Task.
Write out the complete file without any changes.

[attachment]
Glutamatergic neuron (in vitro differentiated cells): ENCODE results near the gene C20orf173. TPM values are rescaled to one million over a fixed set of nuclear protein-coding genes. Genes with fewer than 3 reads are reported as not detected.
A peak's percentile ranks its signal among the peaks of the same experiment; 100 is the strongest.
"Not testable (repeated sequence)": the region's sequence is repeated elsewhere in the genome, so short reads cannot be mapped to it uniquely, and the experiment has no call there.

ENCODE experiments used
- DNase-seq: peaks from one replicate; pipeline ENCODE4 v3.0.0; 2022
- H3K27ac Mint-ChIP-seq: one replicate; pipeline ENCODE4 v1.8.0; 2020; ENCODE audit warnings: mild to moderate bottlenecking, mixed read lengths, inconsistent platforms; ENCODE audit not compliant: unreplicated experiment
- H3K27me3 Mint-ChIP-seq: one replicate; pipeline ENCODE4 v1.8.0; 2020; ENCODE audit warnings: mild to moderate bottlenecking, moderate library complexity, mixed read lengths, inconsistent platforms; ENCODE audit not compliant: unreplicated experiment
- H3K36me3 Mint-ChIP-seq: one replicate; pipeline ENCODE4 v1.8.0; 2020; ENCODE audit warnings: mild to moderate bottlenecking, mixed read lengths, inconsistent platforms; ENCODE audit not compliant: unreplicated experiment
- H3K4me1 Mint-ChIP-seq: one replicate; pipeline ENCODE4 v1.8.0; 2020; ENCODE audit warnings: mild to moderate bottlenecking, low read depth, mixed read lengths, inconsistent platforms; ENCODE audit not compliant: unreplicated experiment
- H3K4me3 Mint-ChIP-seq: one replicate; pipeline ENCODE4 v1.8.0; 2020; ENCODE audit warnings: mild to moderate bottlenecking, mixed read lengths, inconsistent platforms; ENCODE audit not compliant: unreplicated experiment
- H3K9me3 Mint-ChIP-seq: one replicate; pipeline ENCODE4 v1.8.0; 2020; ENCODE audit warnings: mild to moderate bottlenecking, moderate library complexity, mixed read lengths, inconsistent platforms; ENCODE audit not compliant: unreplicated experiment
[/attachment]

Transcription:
Glutamatergic neuron (in vitro differentiated cells): ENCODE results near the gene C20orf173. TPM values are rescaled to one million over a fixed set of nuclear protein-coding genes. Genes with fewer than 3 reads are reported as not detected.
A peak's percentile ranks its signal among the peaks of the same experiment; 100 is the strongest.
"Not testable (repeated sequence)": the region's sequence is repeated elsewhere in the genome, so short reads cannot be mapped to it uniquely, and the experiment has no call there.

ENCODE experiments used
- DNase-seq: peaks from one replicate; pipeline ENCODE4 v3.0.0; 2022
- H3K27ac Mint-ChIP-seq: one replicate; pipeline ENCODE4 v1.8.0; 2020; ENCODE audit warnings: mild to moderate bottlenecking, mixed read lengths, inconsistent platforms; ENCODE audit not compliant: unreplicated experiment
- H3K27me3 Mint-ChIP-seq: one replicate; pipeline ENCODE4 v1.8.0; 2020; ENCODE audit warnings: mild to moderate bottlenecking, moderate library complexity, mixed read lengths, inconsistent platforms; ENCODE audit not compliant: unreplicated experiment
- H3K36me3 Mint-ChIP-seq: one replicate; pipeline ENCODE4 v1.8.0; 2020; ENCODE audit warnings: mild to moderate bottlenecking, mixed read lengths, inconsistent platforms; ENCODE audit not compliant: unreplicated experiment
- H3K4me1 Mint-ChIP-seq: one replicate; pipeline ENCODE4 v1.8.0; 2020; ENCODE audit warnings: mild to moderate bottlenecking, low read depth, mixed read lengths, inconsistent platforms; ENCODE audit not compliant: unreplicated experiment
- H3K4me3 Mint-ChIP-seq: one replicate; pipeline ENCODE4 v1.8.0; 2020; ENCODE audit warnings: mild to moderate bottlenecking, mixed read lengths, inconsistent platforms; ENCODE audit not compliant: unreplicated experiment
- H3K9me3 Mint-ChIP-seq: one replicate; pipeline ENCODE4 v1.8.0; 2020; ENCODE audit warnings: mild to moderate bottlenecking, moderate library complexity, mixed read lengths, inconsistent platforms; ENCODE audit not compliant: unreplicated experiment